Directed By Diya Tan
Produced By Quek Hui Min, Helmi Ali
Director of Photography PK Tan
This film was produced as a final-year project in the Wee Kim Wee School of Communication and Information (WKWSCI), Nanyang Technological University, Singapore. All Rights Reserved 2008.
downstair. A colloquial and affectionate term used by many when referring to the areas below their public housing blocks, “downstairs” is also the apt title for this Singaporean documentary.
Unfolding over a 24-hour period, downstairs marries meaningful and colourful visuals with an audio collage to tell the personal stories of its users.
With random and diverse profiles as supporting cast to the protagonist – “downstairs”, this high definition short documentary shares anecdotes of community, love, dreams and memories.
Moving from the rustic charms of the old neighbourhoods to the swanky sophistication of the newer estates, it also documents change, in the form of transient meanings that exists between man and space.
downstairs features heartwarming and candid displays of human interaction, sometimes tinged with innocent humour, showing how a space is not just a space but something that is full of life.
With 80% of the Singaporean population living in public housing flats, downstairs is a peek into the nation’s culture and identity.
This short film, “downstair” shot in the year 2007 by a group of students from the WKWSCI at Nanyang Technological University surmise the social memory that every Singaporean living in the HDB housing estates have, the bit and pieces that is unique to every individual as highlighted in the last segment of the film. These social memories are important constructors of our society, our migrant society. With the latest population figures showing 40% of the population now are made up by migrants. These social memory will eventually be made into part of our history, the Singapore history. In another recent short film by Iszaly Mohd Iza titled “Corridor”. This 90 second short film won a jury prize in a local competition organised by the Civic Life community project. In the film, the author recalls childhood memories of playing along the HDB corridor. According to him, corridors these days are no longer enjoyable because they are empty. Unlike HDB flats in the 70s, the later HDB flats featured short corridors which breaks up the social rhythm of long common corridors joining neighbours’ homes together(1).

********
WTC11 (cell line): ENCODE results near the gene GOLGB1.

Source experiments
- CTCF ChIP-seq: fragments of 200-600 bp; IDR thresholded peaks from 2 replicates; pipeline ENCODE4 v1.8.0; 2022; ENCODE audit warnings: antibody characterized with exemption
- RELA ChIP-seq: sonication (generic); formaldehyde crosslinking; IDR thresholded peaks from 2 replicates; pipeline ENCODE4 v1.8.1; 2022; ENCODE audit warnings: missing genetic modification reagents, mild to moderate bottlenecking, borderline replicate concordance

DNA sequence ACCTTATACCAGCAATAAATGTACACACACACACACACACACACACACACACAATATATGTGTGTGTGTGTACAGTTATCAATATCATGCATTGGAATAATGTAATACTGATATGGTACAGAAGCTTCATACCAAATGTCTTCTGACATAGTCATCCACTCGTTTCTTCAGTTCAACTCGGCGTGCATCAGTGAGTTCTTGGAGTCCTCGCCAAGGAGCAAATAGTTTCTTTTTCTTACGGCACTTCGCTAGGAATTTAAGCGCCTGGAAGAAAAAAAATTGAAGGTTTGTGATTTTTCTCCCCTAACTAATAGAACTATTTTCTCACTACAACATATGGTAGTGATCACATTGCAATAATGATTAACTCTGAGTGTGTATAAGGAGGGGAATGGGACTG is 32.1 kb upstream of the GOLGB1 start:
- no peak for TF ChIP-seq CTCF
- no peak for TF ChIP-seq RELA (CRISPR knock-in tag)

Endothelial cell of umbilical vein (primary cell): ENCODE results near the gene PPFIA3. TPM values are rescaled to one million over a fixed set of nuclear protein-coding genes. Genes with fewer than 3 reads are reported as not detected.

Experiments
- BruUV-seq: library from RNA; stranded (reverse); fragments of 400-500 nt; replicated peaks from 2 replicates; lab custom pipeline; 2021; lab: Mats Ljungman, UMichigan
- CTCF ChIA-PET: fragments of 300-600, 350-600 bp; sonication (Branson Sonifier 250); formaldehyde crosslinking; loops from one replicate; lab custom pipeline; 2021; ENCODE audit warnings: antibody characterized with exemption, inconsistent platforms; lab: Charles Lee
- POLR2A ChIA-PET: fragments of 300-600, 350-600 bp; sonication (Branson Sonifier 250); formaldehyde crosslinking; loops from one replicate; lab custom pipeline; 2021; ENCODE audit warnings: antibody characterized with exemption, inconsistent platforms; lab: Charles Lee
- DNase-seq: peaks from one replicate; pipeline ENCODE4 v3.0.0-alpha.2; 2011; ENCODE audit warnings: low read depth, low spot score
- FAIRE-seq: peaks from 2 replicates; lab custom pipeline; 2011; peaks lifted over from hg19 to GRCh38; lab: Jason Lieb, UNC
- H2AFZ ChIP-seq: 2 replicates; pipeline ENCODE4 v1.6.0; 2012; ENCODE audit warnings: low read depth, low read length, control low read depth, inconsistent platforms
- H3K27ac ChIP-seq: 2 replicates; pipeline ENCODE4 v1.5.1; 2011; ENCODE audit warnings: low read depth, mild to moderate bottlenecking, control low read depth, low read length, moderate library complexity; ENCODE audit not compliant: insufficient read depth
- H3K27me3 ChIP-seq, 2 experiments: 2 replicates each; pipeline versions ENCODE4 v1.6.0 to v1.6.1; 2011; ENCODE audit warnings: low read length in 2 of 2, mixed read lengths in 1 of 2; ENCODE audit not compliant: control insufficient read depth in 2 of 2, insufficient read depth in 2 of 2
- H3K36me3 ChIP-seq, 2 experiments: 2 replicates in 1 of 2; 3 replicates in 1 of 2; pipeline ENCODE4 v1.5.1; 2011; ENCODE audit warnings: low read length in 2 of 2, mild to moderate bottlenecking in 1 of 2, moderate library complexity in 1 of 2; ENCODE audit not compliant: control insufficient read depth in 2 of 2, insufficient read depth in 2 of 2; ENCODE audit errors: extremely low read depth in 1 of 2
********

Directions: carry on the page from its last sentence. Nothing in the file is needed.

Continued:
All these films laments the disappearance of such activities in HDB housing estates. With the recent media ever portraying eventful communities and resident led activities in the housing estates. It makes me wonder if what the media portraying is true? Or it only signifies only a small portion of the whole HDB resident population. The final question will be the disappearance of this “activities” in housing estates is was this disappearance caused by the change of lifestyles by citizen or was it caused by the change in the architecture of flats in the estates.?
Benjamin Low and Mui Rui Yi, 2011, A House is not a Home, Academic discourse done at LASALLE College of the Arts, Media Arts program 2011,